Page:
In this case, all the roots crisscrossing through the excavation area made any other sort of excavation impossible. Since tree roots can also be damaged by high-pressure water, the excavators used lower pressure and kept nozzles well way from the roots. The job also had to be done in 48 hours in a high-traffic area of the city. T-Rex brought in five trucks. “We started Friday at 9 p.m., and finished 40 percent ahead of schedule,” Lassberg says. “Two years later, the trees are still in great condition.”

Consider the options

Lassberg says there are three main issues to think about when considering hydroexcavation. Is there a source of water on site? Can the spoils be dumped on site? And how close can the truck get to the excavation?

“Most trucks require a water source, whether it’s a fracking tank, water truck, hydrant or a pond,” he says. “Dumping on site usually makes a job much more productive. Dumping offsite means driving to a dump site and back; sometimes there are dumping fees. Access within 15 or 20 feet from the dig site allows for the greatest productivity but we can work 300 to 400 feet away from the truck when necessary.”

The key pieces of equipment are a vacuum hose and a line for pressurized water. Compressed air can also be used, in which case it is called vacuum excavation (the generic term for the process). The water or air loosens the soil, and the vacuum removes the soil. “It creates a very accurate excavation and less impact on the surrounding environment with a much neater work space because you’re removing the soil into the debris tank,” Jody says.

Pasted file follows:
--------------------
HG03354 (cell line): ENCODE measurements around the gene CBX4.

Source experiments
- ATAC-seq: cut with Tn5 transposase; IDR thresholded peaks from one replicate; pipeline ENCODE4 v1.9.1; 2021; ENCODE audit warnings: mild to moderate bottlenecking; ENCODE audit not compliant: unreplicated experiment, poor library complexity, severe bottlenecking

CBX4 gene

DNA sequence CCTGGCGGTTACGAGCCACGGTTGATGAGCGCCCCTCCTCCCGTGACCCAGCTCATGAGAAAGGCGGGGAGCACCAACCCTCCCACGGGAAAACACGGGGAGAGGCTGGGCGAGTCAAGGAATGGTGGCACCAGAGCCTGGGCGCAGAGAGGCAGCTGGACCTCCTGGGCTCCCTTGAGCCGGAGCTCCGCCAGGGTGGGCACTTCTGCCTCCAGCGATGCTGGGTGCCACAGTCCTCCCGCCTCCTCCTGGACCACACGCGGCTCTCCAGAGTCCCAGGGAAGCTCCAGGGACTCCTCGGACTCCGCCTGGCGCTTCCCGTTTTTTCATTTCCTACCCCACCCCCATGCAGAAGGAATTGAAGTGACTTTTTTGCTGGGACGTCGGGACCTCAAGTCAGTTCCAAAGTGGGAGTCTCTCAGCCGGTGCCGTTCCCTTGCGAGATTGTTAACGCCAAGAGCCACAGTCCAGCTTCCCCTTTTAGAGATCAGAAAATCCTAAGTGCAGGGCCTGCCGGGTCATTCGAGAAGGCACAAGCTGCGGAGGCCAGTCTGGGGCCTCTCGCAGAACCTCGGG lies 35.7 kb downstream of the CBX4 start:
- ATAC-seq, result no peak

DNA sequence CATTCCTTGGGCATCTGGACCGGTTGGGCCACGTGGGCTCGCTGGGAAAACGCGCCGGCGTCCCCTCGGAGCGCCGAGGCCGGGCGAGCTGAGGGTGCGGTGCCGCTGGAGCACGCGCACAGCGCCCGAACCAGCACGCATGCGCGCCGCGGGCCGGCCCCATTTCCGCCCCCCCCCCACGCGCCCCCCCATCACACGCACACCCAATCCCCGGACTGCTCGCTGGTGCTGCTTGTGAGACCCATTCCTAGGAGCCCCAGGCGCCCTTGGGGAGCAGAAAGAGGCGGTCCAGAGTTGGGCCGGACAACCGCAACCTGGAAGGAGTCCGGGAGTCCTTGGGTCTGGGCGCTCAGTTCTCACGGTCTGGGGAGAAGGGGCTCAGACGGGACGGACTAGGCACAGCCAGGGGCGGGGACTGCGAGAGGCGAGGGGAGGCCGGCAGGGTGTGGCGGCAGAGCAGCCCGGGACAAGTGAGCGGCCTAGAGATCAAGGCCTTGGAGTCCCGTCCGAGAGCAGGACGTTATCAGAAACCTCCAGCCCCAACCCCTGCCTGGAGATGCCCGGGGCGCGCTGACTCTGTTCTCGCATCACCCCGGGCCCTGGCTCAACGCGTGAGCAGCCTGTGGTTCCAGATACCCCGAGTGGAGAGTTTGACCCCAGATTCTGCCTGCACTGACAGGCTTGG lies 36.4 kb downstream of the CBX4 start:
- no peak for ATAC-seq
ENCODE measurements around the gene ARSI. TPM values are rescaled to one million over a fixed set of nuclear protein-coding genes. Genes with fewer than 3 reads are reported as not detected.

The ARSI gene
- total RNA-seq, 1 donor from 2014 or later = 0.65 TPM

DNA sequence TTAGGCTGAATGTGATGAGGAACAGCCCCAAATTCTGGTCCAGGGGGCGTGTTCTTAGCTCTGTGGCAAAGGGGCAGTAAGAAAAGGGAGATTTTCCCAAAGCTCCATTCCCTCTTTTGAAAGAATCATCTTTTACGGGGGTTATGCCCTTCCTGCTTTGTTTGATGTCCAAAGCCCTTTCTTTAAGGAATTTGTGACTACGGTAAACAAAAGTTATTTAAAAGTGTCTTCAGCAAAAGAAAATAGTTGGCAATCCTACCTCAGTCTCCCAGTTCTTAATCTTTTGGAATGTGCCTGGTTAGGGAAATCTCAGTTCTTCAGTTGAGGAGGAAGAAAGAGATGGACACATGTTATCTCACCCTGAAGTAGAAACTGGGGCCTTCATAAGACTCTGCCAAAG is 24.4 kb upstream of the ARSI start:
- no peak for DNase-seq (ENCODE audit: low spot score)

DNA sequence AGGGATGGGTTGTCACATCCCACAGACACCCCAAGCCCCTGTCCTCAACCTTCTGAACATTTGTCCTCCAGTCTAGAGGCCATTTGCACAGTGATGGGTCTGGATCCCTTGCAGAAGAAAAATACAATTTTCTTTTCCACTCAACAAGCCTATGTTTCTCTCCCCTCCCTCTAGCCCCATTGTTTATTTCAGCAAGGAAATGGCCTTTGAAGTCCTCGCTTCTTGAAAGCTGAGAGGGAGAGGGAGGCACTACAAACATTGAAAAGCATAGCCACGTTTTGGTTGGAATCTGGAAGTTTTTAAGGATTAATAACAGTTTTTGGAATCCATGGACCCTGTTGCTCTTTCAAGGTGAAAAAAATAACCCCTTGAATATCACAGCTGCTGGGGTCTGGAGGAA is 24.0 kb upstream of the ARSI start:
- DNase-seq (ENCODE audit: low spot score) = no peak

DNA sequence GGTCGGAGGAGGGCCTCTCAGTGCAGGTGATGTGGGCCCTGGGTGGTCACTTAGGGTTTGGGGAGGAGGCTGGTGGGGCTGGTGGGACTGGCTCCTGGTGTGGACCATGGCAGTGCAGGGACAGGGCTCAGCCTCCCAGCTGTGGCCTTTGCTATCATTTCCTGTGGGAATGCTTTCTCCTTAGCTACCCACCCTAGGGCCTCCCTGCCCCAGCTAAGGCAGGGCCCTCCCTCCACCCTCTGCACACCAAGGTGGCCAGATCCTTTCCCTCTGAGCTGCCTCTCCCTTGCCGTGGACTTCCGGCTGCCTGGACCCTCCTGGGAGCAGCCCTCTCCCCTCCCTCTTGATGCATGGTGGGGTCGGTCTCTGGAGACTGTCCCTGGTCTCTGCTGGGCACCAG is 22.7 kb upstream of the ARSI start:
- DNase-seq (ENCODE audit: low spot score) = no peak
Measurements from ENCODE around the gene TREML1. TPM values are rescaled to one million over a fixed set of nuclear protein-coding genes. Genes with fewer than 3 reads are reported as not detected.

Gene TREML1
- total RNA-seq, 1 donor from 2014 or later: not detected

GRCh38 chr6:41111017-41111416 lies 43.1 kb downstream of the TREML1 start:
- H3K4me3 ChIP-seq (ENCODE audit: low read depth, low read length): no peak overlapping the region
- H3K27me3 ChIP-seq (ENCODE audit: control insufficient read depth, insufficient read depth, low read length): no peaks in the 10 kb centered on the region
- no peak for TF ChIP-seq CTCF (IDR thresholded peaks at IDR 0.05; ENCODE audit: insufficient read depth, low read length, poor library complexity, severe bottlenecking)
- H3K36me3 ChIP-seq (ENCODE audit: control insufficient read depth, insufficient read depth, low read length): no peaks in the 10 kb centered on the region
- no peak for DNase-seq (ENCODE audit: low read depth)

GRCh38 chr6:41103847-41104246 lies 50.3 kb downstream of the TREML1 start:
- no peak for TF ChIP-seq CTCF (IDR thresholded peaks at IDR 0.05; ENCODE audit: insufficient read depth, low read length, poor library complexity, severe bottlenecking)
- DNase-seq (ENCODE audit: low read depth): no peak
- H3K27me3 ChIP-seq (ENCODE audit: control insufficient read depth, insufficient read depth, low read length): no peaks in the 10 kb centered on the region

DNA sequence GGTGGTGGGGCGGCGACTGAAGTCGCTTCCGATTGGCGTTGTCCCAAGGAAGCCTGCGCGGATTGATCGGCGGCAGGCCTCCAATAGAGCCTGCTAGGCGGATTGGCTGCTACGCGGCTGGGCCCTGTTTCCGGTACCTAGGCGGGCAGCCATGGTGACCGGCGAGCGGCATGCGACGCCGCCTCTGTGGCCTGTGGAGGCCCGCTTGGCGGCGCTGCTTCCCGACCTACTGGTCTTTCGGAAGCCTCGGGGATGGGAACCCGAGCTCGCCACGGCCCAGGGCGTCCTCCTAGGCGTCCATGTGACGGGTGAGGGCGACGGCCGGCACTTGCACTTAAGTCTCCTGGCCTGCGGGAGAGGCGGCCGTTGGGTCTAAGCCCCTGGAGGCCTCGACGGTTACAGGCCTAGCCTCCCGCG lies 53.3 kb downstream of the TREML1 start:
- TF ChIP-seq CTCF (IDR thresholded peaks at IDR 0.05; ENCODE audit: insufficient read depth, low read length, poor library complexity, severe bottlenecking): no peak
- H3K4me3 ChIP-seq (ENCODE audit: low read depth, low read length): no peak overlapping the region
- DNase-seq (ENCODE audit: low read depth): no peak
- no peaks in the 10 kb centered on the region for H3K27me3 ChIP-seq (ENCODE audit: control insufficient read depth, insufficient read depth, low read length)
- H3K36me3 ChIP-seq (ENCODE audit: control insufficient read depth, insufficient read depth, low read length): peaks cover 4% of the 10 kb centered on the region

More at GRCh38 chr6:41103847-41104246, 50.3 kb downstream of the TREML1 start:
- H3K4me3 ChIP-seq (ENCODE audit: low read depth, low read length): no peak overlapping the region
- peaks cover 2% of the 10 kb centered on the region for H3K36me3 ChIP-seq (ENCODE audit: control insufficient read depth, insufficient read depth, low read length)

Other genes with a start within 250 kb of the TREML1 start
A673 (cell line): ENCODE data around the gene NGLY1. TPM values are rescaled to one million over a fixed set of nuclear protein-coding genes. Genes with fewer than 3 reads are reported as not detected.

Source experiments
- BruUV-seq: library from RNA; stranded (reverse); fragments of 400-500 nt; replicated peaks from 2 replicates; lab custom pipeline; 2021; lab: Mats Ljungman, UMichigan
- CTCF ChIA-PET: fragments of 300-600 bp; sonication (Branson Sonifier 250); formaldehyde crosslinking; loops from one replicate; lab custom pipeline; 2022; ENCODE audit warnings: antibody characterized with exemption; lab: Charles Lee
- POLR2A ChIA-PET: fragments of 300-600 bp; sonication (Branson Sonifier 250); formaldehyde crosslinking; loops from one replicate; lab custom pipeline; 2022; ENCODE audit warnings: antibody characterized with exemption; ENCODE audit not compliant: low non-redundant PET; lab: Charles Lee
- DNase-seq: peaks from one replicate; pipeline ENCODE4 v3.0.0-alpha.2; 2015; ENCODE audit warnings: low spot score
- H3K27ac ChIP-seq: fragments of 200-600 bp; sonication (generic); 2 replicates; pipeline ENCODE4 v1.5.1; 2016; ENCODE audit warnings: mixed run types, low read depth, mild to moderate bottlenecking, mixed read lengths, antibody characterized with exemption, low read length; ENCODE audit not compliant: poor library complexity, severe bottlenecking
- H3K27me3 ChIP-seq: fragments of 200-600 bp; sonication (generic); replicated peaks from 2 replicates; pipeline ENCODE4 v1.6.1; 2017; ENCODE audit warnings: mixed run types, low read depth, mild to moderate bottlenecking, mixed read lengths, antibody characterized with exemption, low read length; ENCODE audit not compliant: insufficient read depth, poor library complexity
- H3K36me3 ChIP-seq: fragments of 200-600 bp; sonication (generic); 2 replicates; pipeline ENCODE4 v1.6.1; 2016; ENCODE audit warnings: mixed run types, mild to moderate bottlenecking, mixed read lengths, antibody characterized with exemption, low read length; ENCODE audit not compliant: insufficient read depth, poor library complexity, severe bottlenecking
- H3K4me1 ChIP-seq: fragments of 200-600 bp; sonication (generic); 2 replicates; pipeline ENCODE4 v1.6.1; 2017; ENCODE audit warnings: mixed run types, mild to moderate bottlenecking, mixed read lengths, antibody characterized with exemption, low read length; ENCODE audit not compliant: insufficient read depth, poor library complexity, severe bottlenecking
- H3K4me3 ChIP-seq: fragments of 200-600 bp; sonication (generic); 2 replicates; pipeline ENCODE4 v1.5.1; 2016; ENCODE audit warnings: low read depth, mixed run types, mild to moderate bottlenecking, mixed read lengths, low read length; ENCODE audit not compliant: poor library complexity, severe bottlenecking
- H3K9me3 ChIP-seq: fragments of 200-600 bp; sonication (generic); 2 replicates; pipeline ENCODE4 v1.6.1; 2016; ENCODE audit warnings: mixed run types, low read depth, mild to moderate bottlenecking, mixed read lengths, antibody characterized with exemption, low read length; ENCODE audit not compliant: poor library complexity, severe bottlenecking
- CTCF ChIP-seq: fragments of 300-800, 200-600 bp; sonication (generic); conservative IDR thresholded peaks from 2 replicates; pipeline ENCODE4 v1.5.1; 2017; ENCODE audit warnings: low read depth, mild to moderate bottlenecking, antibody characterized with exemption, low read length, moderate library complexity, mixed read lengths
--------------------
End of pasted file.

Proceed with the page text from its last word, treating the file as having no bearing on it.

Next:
Using air or water greatly reduces the possibility of damage that is common with a metal bucket. “It’s very easy to sever a fiber-optic cable with an auger or backhoe,” Jody says. “You could be shutting down the transfer of information to and from an entire city.”

Such accidents can happen even when underground utilities have been marked or mapped. “We’ve been on jobs where we had diagrams showing the precise locations of utility lines and after we expose them, they’re 3 feet off from where they were supposed to be,” he says. “There’s a huge amount of wiring and utilities underground in this country, to the point where you see dizzying pictures of all kinds of cables, wires and pipes crisscrossing each other in one excavation.”

So why hasn’t there been a greater shift toward hydroexcavation? Jody isn’t sure, but he has several examples of contractors who could have avoided incidents if they had chosen it over conventional techniques. “Part of it is just not knowing that the technology exists, but there are organizations around the country building awareness, including the Common Ground Alliance and local one-call groups that can help contractors become more familiar with it.”

With the right tools, hydroexcavation can be used in a myriad of specialized applications, Jody says. “Anywhere you need precision digging is a good application for hydroexcavation.”



Vacuum Excavation Is Gaining Ground

From:  Grading & Excavation Contractor Magazine

Written By:  David Engle

Invented a few decades ago to enable safe mechanical digging near buried utilities and other below-ground fixtures, vacuum excavation, or VE, may not be so quick as digging with backhoes, but the methodology is winning converts among contractors by the truckload.

Instead of attacking dirt in  massive bucket-sized scoops, a scalpel-like VE tool pierces with laser focus  and efficiency—applying air or water—striking the ground with impact and  precision.